The next time you plan on working overtime, you might want to think again. According to a recent study, working later hours could be associated with an increased risk of stroke.
The analysis, published in The Lancet, included 25 cohort studies, totaling more than 600,000 men and women with no history of cardiovascular issues, and another roughly 528,000 men and women with no history of stroke. The participants were followed for 8.5 and 7.2 years, respectively.
The researchers found that working 55 hours per week or longer was associated with a 33 percent increased risk of stroke, and a 13 percent increased risk of cardiovascular issues like coronary heart disease.
However, those working fewer than 55 hours per week aren't in the clear, either. Those punching in between 41 and 48 hours per week had a 10 percent increased risk of stroke, and a 27 percent risk of stroke for those individuals working between 49 to 54 hours per week.
According to the U.S. Bureau of Labor Statistics, the average full-time worker in 2014 worked 42.5 hours. Ten percent of nonagricultural workers worked between 49 and 59 hours per week, and 20.7 percent of agricultural workers worked more than 60 hours per week, according to JAMA.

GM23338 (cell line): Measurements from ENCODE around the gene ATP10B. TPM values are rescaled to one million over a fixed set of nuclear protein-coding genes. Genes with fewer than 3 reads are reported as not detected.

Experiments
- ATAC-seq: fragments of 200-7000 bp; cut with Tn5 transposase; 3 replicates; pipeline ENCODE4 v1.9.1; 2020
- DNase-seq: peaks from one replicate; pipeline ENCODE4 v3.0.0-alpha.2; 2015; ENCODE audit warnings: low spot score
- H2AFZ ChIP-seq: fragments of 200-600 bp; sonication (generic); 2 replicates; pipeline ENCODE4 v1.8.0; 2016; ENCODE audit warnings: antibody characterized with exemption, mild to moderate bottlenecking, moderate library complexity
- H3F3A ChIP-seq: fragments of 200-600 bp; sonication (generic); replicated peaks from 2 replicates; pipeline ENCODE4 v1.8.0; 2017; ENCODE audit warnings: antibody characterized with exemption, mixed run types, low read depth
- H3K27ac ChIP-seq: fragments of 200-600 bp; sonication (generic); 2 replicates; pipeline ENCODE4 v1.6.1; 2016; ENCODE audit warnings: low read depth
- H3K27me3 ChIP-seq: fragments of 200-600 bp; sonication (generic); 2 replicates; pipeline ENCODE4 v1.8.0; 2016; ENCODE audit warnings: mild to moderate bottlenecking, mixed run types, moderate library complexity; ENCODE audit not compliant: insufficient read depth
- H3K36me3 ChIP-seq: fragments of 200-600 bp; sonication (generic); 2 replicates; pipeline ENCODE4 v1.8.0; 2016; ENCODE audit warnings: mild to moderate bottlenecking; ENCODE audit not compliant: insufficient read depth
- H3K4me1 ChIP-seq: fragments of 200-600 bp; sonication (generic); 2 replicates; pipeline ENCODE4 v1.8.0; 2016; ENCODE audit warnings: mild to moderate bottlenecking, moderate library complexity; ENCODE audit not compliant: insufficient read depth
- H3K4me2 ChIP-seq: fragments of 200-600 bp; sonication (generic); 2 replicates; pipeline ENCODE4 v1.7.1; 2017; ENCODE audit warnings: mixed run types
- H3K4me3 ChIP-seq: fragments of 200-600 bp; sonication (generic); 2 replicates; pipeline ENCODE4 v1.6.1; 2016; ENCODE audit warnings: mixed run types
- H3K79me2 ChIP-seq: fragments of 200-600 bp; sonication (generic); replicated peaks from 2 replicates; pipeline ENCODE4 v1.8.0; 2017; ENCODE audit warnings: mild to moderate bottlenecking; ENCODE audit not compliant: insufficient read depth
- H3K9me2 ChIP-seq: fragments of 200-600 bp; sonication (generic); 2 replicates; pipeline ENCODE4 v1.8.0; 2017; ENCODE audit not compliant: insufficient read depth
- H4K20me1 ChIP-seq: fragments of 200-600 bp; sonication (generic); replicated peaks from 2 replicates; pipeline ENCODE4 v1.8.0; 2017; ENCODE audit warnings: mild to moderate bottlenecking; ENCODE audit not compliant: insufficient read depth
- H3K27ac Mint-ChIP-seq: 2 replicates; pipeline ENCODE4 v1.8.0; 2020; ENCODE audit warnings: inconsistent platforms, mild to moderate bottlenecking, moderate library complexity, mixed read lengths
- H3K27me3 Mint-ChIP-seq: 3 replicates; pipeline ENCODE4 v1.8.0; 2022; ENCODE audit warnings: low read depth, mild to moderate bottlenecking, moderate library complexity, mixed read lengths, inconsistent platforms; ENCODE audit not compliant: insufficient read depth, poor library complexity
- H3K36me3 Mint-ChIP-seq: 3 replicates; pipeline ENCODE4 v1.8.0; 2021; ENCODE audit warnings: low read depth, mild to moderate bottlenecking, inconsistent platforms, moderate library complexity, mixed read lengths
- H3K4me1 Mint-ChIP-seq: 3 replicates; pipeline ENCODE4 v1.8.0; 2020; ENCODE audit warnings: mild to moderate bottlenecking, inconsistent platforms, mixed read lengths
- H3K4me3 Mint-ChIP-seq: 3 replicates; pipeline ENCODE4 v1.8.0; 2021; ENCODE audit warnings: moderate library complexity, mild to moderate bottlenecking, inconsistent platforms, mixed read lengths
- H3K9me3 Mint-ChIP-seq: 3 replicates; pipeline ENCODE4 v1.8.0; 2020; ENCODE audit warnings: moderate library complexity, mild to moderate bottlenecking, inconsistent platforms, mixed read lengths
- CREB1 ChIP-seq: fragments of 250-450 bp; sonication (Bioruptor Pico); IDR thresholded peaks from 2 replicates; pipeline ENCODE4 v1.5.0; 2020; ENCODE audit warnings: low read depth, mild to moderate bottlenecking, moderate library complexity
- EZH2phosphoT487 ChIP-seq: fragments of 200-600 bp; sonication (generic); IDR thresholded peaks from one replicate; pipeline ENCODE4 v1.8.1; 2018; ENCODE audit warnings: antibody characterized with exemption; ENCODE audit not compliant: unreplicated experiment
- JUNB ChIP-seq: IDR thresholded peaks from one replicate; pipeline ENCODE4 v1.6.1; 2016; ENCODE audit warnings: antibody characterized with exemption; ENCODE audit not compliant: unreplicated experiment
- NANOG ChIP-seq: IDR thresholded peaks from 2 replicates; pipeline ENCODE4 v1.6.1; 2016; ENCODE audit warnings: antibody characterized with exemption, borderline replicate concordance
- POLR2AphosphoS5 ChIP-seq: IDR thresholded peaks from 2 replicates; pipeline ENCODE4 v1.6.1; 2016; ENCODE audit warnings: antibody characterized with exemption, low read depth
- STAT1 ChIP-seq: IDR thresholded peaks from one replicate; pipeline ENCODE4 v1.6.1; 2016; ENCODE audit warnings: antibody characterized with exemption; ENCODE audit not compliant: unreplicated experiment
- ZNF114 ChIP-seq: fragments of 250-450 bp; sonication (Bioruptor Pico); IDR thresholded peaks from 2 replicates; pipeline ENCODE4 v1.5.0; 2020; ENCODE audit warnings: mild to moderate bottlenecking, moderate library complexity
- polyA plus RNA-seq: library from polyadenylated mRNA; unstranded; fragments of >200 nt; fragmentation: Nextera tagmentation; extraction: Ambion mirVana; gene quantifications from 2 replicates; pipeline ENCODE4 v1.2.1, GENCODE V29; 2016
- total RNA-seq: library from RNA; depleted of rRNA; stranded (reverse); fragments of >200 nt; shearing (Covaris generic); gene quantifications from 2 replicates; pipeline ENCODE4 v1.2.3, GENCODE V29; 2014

The study suggests that repetitive stress response exposure and lack of sleep can lead to increased blood pressure, as well as behavioral changes like inactivity or alcohol consumption. Those working long hours may also ignore serious health symptoms or put off medical care.
Researchers point out that the link is observational, not causal.
The numbers suggest a serious trend, but unless all of us consider a part-time gig, what's the solution?
In Europe, workers' rights designate that their hours be capped at 48 hours per week. In Japan, legislation has passed with the aim of reducing "death by overwork." By contrast, in the U.S. no measures have been enacted.
Currently, there is not a specific OSHA standard for extended or unusual work shifts," wrote Occupational Safety and Health Administration spokesperson Kimberly Darby, in an email to JAMA, "and there are no plans to propose one at this time. We continue to follow the issue closely.
It seems mitigating the workload lies heavily on the individual and luckily technology is on our side. The latest office health trends include standing desks or offering employees worksite wellness programs, like an on-site gym, or multiple work breaks.
Some employers use wellness programs to address long-term employee health, productivity and health care costs. Some offices even practice "summer Fridays" where it's OK to sneak out shortly after lunch and enjoy a longer weekend, as a way to improve mental health as well.